Settling in wasn't easy with challenges ranging from language and food to biting cold winters and Beijing's infamous smog.

Before I knew it, the six months had become three years. While my decade-long experience in India, with publications like Businessworld, The Times of India and Forbes India, familiarized me with how Indian companies behave and view opportunity, my China stint gave me a completely different worldview. If anything, these three years here have challenged my preconceived notions about the Middle Kingdom.

For instance, the popular perception outside of China is that the state is dominant in the business sector here. I found, much to my surprise, that it is not true. If anything, China’s growth miracle owes its success to private enterprises. And Chinese entrepreneurs go through the same trials and travails as their counterparts elsewhere. So what makes them so successful? How is it that Alibaba’s Jack Ma has built a $251 billion enterprise in just 15 years? How did Pony Ma at Tencent lead his company to such a mammoth scale? I can’t say with certainty that I have fully cracked that question yet, but in my observations so far, a couple of things stand out: thinking big, relentless drive, tenacity , a difference in the way they view and crack opportunities, and loads and loads of spunk.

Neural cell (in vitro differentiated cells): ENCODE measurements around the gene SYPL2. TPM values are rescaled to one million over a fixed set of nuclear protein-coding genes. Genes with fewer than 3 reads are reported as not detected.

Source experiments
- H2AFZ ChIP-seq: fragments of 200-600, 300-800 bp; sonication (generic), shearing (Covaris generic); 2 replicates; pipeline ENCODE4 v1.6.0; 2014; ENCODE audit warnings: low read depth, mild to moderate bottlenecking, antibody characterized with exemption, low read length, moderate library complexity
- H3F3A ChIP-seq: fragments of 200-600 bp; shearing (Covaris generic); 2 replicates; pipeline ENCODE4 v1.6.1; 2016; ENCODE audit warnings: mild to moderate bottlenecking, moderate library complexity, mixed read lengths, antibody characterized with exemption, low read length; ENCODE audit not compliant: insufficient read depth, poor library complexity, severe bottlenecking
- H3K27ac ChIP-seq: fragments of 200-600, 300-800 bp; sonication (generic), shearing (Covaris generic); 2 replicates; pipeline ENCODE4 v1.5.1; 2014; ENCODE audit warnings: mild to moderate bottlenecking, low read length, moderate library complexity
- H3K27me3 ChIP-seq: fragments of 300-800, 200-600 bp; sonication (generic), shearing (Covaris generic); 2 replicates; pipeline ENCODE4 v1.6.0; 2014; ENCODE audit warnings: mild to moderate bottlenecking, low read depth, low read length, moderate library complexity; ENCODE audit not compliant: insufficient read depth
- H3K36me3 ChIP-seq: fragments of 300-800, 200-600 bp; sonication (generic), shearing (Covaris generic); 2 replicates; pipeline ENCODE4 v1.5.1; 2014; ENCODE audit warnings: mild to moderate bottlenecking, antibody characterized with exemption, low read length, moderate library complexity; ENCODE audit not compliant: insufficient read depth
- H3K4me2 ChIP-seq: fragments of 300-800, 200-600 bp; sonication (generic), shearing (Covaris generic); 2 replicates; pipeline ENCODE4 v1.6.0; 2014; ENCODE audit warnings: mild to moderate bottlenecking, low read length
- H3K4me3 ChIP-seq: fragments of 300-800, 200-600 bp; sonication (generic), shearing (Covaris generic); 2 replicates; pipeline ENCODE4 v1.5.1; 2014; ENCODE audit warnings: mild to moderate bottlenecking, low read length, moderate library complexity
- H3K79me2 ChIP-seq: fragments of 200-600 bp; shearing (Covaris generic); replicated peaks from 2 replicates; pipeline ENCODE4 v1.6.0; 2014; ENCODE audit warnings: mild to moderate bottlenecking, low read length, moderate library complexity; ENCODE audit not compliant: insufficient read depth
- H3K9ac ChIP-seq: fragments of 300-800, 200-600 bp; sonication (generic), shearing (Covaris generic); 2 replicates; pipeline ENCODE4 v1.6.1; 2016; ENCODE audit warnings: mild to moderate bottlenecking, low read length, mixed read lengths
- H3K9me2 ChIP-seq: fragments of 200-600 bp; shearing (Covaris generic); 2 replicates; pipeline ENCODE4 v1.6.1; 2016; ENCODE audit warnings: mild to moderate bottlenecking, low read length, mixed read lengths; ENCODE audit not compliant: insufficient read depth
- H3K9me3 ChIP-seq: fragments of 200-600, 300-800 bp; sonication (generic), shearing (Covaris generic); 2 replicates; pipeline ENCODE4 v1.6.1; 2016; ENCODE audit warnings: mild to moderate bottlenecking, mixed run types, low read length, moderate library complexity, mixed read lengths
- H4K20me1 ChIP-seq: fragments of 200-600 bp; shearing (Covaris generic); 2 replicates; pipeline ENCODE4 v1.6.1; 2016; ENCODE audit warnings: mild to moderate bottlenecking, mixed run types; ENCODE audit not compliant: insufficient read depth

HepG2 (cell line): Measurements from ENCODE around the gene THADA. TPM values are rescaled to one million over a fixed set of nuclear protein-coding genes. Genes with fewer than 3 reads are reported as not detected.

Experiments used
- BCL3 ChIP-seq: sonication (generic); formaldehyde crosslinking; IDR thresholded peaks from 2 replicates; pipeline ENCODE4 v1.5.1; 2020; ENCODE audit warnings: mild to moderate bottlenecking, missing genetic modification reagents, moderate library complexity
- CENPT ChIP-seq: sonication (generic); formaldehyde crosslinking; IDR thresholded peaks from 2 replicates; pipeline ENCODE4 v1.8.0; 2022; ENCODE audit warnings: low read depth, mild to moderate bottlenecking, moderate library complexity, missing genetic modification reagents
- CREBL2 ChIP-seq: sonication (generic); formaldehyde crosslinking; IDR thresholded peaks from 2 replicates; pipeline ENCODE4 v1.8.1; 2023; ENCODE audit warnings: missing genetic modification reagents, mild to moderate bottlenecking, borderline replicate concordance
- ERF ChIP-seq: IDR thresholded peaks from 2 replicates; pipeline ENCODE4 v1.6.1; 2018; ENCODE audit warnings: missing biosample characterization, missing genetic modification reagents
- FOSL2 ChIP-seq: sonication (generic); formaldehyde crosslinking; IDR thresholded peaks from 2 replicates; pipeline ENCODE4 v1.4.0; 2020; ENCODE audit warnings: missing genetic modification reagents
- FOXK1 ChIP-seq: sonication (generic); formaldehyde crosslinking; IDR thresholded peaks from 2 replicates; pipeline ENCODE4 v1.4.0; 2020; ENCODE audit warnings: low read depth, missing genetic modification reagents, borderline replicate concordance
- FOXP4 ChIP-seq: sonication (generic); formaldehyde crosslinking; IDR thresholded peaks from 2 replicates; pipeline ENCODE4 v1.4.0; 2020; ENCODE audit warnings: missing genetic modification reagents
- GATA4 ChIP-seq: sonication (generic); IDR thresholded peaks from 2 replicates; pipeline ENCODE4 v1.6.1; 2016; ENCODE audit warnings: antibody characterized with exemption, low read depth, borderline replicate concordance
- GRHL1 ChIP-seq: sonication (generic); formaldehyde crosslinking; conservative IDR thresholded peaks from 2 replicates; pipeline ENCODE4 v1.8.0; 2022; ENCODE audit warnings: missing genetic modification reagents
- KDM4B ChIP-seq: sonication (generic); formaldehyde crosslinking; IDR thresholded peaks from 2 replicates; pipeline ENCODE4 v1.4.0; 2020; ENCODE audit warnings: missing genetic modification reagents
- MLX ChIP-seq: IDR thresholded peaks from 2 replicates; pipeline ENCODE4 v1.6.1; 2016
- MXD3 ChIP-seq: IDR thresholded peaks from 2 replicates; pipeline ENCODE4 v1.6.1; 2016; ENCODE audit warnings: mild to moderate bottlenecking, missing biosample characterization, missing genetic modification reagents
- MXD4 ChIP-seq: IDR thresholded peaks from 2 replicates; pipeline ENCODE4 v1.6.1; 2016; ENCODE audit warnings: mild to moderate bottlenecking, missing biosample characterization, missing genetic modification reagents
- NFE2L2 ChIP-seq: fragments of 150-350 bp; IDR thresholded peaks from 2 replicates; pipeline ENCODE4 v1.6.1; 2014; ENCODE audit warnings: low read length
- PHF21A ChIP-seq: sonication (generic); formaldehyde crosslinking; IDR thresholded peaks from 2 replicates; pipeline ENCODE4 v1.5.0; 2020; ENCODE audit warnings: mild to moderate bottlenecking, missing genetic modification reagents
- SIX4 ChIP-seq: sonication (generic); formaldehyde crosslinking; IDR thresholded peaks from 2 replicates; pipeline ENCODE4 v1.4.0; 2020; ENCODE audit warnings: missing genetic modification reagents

The other popular notion about China is that Chinese companies are simply clones of their Western counterparts. Once again, it is not entirely true. I have visited both the Google headquarters in Silicon Valley and Baidu’s headquarters in Beijing, and I can say with certainty that Baidu is not a copy of Google.

A third notion that I have seen crumble before my eyes is that China is all about cheap, low-quality products. While I don’t deny that there are cheap, fake products proliferating the market, I would urge you to look at the other side: Chinese companies that are leading the game in innovation. Walk into the innovation center of a Lenovo or a Haier, and you’ll know what I am talking about.

I have an avid interest in multinational company strategy as well as the so-called 'emerging giants'. It is fascinating to see how MNCs are navigating their way around this hard-to-ignore country and also how homegrown giants like Lenovo, Huawei, Alibaba, Baidu and Haier are approaching global markets.

I also have a keen interest in management thought. I have interviewed thought leaders like C.K. Prahalad, Michael Porter, Philip Kotler, Clayton Christensen, Henry Mintzberg, Henry Chesbrough, Marshall Goldsmith and Gary Hamel, and Nobel Prize winners John Nash and Amartya Sen.

Before coming to China, I was an International Visiting Scholar at the University of California Berkeley. There, I explored how publications need to evolve with changes in technology and reader habits, and business journalism in Silicon Valley. I was awarded a Bill and Melinda Gates Foundation fellowship as part of the Africa Reporting Project to write about coffee and climate change in Uganda, Africa.

In 2010, I received the Polestar Award for Excellence in IT and Business Journalism. I have researched and edited two books: Leading with Conviction (Jossey-Bass) by Shalom Saada Saar and Michael Hargrove, and Culture of the Sepulchre (Penguin India) by Madanjeet Singh. The second book is closely linked to my family’s personal history in East Africa.